Literature and History
Criticism at present calls for new relationships between literature and history, says Professor Garvin, and it is a healthful sign that innovative harmonies are being pursued and discovered. Often the impetus for this pursuit comes, it seems to him, from a suspicion that criticism today is still basically ahistorical in temper, that there is a need for a defense of literary history as a fundamental dimension in theories of literature, of interpretation, of the creative process of poets and novelists, and of the reader and audience. In the recent developments in such theories, many of the dominant critics seem to pay only lip service to literary history, whose role is made conventional and promptly neglected. The critics who persist in thinking that the historical dimension is a fundamental one can readily find strong antagonists among the French structuralists and their colleagues in Europe and the United States; among myth critics; among psychoanalytic critics; especially the reductionist kind; among the various advocates and heroic misreading by strong poets and strong critics. The powerful relations between literature and history have been and are being revealed by critics seriously concerned with styles and literary periods, with comparative literature and the interrelations among the arts, with phases of development within a genre or an author. Some literary critics are now studying theories of history; and professional historians, especially those interested in intellectual history, seem to be searching freshly for the unique insights a literary document may elicit. It is in this climat that Bucknell Review offers an issue on Literature and History. Many of the essays in the issue, not surprisingly, deal with the Romantic Age, when there arose the special kind of historical thinking called historicism. The collection mainly contributes studies of specific literary works. Each essayist is aware of the theory and method of history in relation to literature; and Professors Reed and Hays meet pointedly some of the problems newly raised by the resurging liaison. It is Professor Garvin's conviction that in the immediate future enterprising critics will make the interrelations between history and literature more intense and crucial.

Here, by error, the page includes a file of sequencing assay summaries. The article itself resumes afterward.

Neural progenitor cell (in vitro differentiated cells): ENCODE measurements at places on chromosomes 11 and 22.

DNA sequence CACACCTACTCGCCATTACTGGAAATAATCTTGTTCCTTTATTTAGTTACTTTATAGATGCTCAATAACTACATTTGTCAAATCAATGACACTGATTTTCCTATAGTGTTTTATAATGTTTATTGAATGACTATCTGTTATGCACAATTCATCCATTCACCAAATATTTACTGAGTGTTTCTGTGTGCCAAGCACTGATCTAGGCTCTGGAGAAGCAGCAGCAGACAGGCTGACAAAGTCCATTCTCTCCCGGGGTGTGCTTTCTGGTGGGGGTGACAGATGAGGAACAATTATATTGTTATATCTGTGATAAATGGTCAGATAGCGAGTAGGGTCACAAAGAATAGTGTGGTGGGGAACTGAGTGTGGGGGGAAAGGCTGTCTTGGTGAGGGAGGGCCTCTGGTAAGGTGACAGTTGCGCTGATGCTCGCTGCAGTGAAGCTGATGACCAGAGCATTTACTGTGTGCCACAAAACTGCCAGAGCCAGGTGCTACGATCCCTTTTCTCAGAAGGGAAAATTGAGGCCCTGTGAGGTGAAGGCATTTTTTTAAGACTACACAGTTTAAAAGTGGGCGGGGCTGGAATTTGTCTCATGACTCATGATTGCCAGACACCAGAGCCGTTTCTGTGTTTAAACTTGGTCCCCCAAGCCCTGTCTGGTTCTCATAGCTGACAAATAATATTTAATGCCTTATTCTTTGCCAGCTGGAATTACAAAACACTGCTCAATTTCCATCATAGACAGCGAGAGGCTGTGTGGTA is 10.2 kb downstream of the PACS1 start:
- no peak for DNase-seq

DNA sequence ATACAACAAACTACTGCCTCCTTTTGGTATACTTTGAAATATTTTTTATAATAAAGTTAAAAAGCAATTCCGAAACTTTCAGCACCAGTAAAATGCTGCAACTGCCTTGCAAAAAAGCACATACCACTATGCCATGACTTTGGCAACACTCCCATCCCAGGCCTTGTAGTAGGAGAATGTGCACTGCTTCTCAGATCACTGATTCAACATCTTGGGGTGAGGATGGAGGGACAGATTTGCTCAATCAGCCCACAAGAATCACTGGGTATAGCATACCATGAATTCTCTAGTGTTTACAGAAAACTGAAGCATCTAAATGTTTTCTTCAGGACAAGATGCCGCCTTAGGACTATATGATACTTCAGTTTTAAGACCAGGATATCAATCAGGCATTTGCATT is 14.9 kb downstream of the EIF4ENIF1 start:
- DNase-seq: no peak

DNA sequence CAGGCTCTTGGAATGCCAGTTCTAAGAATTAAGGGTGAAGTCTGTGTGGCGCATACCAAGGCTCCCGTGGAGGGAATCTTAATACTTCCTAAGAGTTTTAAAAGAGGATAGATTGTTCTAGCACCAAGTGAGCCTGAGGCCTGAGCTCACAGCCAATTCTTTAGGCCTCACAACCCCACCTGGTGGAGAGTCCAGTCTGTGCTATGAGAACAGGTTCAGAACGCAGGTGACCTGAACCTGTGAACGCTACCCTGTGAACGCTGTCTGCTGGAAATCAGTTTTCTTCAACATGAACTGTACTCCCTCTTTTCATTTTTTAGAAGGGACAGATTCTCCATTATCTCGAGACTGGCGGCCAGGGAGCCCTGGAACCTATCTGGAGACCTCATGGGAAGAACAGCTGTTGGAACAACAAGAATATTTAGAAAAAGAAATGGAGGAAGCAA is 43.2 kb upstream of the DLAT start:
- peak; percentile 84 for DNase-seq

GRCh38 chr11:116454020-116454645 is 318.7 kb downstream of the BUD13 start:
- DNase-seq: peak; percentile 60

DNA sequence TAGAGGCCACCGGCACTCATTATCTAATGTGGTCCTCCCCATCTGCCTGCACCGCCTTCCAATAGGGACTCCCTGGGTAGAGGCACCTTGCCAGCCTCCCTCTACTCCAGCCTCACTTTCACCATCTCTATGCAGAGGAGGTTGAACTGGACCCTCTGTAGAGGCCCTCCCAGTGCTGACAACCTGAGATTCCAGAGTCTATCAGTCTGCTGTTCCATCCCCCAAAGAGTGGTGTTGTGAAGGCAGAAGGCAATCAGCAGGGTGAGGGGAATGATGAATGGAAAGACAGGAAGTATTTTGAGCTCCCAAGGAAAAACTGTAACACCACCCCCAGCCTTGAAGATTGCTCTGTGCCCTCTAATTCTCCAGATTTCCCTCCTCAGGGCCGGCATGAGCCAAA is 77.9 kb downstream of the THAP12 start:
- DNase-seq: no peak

Contributors: Thomas W. Hayes, Walter L. Reed, E. J. Rose, Thomas Pison, John Ower, David Kuebrich, Michael Hays, Edward Alexander, and James Rother.
About the editor:
Harry R. Garvin was John P. Crozer Professor of English at Bucknell University.
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